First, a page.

The Case for a Nuclear-Free Canada
Nuclear power Is obsolete.
* No new nuclear power reactor has been sold anywhere in North America for over ten years. Since Chernobyl, plans for expanding the nuclear industry in the USSR have ground to a halt. The Philippines permanently closed its newly constructed (and only) nuclear plant after Chernobyl. Many European countries, including Sweden, Austria, and Italy, have decided to phase out nuclear power. When Margaret Thatcher privatized the British electricity industry in 1989, nobody wanted the nuclear plants; since then three new reactors have been canceled and a phase-out of the British nuclear industry seems inevitable. Australia and New Zealand have non-nuclear policies.
* Nuclear power has been rejected by the public. Asking the same question every year, Gallup found that cross-Canada support for the expansion of nuclear power withered from 46% to 16% from 1978 to 1988. A Decima poll taken in June, 1989, found that the "Canadian public opinion is firmly rooted against the use of nuclear energy to generate electricity in Canada"
* Canada is out of step with world trends and public opinion. Twenty nuclear power reactors now operate in Ontario, Quebec and New Brunswick. Ontario, New Brunswick and Saskatchewan are currently considering proposals for new reactors. Ontario and Saskatchewan have operating uranium mines. New mines have recently been proposed for Saskatchewan and the North West Territories. Following are some of the reasons why Canada should be phasing out, rather than expanding, the nuclear industry.
Nuclear power is dangerous.
* Nuclear reactors are inherently dangerous. Catastrophic releases of radiation can occur as a result of nuclear accidents. There have been major accidents at Windscale in England, Three Mile Island in the US, and Chernobyl in the USSR. Meltdowns can occur in CANDU reactors and CANDU safety systems, including the containment system, can fail. The massive pressure tube rupture at Pickering in 1983 illustrates that CANDU reactors are not immune to catastrophic accidents.
* Neither the nuclear industry nor the insurance industry is prepared to stand behind the claim that the CANDU is safe. Read your insurance policy, your property is not covered in the event of radioactive contamination! In addition, an Act of Parliament completely exempts manufacturers from liability in case of an accident, and limits the liability of nuclear plant owners to a fraction of the estimated damages.
* There is growing concern over the adverse health effects from normal operation of nuclear reactors. Some countries - but not Canada - have sharply lowered the permissible levels of radiation exposure for both workers and the public. Health studies have shown increased rates of cancer, birth defects and other health problems because of exposure to radioactive pollution.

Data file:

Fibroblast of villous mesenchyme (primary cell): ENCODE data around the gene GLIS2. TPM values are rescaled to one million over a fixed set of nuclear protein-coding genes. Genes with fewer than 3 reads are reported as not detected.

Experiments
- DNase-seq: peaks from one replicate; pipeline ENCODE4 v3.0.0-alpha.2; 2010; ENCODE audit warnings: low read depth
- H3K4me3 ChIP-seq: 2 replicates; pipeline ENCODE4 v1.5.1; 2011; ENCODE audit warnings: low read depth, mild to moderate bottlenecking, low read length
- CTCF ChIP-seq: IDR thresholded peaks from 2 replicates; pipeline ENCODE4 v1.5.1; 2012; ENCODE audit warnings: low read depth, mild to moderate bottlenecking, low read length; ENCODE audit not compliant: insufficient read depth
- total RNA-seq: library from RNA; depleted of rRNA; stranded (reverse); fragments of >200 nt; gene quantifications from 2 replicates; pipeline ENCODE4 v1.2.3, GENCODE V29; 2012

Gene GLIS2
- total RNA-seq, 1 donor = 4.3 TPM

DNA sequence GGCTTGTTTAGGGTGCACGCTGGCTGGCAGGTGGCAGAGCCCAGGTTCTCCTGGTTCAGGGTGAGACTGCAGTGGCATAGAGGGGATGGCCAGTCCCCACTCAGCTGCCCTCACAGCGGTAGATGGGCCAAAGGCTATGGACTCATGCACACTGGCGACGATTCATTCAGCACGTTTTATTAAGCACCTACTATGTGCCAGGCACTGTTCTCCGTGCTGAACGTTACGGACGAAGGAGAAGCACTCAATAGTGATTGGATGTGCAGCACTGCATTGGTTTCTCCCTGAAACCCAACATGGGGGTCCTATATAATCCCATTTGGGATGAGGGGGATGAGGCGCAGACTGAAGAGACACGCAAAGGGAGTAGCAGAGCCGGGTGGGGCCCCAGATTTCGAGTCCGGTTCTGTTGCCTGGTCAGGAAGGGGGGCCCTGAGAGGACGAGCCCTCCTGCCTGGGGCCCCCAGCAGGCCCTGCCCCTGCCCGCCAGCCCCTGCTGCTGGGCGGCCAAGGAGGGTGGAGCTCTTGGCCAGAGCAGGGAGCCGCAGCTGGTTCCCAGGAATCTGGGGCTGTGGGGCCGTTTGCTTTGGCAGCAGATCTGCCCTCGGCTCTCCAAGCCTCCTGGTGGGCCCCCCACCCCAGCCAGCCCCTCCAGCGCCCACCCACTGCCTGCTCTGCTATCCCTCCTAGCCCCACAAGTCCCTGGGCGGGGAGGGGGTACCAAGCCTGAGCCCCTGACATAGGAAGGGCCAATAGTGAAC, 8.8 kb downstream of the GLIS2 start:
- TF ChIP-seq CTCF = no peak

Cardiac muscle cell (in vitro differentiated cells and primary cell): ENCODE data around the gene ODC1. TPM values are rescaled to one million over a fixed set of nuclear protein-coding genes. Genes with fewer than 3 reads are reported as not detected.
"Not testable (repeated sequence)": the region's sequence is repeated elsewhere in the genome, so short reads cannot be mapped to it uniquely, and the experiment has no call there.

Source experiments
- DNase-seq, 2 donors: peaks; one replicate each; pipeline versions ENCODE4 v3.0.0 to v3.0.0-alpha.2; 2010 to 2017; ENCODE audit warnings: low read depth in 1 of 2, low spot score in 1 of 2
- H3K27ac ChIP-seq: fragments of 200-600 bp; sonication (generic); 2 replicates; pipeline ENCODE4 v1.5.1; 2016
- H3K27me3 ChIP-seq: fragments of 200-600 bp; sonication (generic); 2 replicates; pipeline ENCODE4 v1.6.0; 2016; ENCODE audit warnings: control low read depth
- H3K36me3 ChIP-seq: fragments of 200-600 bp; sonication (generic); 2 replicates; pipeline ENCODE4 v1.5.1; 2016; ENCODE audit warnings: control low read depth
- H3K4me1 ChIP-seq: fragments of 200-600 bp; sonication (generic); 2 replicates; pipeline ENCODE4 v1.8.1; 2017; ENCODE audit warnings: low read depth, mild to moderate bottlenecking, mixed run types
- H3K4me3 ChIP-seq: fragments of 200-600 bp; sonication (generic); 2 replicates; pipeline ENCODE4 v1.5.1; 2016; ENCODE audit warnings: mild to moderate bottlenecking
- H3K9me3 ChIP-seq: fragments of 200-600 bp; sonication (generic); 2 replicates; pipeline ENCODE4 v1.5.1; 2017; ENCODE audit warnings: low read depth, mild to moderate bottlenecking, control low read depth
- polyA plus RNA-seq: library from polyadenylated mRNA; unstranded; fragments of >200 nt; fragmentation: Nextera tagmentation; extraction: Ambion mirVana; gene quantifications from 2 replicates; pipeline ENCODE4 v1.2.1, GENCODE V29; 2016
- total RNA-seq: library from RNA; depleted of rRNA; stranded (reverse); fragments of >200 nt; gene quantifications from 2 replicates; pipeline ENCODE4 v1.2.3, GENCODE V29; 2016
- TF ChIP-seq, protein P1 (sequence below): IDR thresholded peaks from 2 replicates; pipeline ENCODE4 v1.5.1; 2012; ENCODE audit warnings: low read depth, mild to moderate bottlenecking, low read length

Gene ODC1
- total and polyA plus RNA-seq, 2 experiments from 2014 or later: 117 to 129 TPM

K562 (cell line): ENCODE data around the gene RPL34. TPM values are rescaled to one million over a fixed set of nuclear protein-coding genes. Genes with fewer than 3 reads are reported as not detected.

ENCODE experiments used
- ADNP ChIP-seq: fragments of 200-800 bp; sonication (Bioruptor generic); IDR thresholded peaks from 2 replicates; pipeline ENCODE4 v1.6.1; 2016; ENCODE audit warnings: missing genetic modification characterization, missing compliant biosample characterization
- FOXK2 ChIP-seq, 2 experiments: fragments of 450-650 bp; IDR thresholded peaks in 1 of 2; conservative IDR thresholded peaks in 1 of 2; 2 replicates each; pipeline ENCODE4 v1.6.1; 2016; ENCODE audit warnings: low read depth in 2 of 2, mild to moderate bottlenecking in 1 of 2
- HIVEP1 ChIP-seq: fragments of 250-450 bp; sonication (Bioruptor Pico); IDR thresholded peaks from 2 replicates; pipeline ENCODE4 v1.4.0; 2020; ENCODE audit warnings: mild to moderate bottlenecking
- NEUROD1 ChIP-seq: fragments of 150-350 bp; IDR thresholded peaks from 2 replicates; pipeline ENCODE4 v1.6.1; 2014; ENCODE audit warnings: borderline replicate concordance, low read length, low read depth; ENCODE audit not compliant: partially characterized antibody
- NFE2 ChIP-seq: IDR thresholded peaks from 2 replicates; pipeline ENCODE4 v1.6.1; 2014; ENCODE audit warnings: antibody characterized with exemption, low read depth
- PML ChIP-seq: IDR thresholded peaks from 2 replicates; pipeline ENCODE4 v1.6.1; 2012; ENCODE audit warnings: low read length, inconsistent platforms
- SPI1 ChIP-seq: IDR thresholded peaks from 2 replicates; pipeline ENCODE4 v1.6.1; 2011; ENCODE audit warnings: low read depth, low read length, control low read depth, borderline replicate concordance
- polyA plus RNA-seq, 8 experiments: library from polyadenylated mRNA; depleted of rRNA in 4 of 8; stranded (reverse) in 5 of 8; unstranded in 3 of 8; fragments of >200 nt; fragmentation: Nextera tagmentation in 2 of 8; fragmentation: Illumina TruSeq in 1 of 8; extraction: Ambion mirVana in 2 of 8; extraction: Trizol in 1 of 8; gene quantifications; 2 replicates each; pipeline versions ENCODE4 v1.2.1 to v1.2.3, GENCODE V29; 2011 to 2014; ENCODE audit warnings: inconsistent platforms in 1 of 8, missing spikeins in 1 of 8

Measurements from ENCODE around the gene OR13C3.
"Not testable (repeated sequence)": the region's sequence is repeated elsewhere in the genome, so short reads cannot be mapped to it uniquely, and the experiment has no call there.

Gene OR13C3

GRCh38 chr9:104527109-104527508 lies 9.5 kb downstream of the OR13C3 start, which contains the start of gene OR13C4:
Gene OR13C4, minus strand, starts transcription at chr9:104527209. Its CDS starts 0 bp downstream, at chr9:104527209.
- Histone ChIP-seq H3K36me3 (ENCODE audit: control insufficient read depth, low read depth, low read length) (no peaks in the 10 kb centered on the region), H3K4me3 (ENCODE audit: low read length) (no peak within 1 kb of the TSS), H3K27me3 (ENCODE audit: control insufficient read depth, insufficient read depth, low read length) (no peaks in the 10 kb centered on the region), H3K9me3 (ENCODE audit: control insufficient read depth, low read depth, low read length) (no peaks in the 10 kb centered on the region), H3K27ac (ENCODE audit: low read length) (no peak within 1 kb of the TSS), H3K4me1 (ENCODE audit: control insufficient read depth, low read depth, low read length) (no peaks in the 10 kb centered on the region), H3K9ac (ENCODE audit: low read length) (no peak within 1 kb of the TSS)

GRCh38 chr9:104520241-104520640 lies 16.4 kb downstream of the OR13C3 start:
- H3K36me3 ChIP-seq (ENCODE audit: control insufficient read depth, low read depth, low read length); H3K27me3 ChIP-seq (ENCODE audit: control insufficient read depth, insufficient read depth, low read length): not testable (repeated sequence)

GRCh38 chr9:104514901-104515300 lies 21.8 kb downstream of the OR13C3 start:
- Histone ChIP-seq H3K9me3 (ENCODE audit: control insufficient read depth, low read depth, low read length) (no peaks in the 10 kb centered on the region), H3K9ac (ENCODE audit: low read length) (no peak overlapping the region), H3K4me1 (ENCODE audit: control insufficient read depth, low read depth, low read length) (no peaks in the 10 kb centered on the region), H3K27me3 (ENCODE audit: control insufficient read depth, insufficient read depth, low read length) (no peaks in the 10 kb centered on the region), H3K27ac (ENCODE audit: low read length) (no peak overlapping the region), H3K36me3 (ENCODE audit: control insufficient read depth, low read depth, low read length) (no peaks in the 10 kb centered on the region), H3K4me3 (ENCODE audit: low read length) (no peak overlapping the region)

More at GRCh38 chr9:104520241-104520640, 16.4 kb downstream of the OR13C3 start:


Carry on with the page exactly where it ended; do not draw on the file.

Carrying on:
Nuclear power is unnecessary.
* There are safer, cheaper, and more reliable alternatives to nuclear power. Increased energy efficiency (doing more with less) and energy conservation (cutting down on waste) have great potential, especially since Canada squanders more energy per person than does any other country in the world. New technologies, ranging from efficient lightbulbs and motors to effective insulation, exist to slash electricity use dramatically without diminishing electrical services.
* Electricity can be produced more economically through industrial cogeneration (simultaneous generation within an industry of electricity and heat from the same fuel source) and small-scale, decentralized generators, such as small hydro-electric plants. Besides, eighty-five percent of our energy needs are non-electrical, and electricity-producing reactors are not able to meet these needs in a cost-effective manner.
Nuclear power can't solve global warming.
* If Canada were to replace all coal-fired electricity with nuclear power, we'd only reduce greenhouse gas emissions by ten percent. Energy efficiency has far greater potential to reduce greenhouse gasses. It is cheaper, faster, environmentally sustainable, and is not limited to replacing electricity. In fact, each dollar invested in energy efficiency displaces seven times as much carbon dioxide from fossil fuel burning than does the same dollar spent on nuclear power.
* To replace all of its current oil, gas and coal use, the world would have to build about 80,000 medium-sized reactors. It would take over 200 years to build them even at the rate of one a day, and the cost would be staggering. And common sense tells us that we must not trade one environmental problem for another.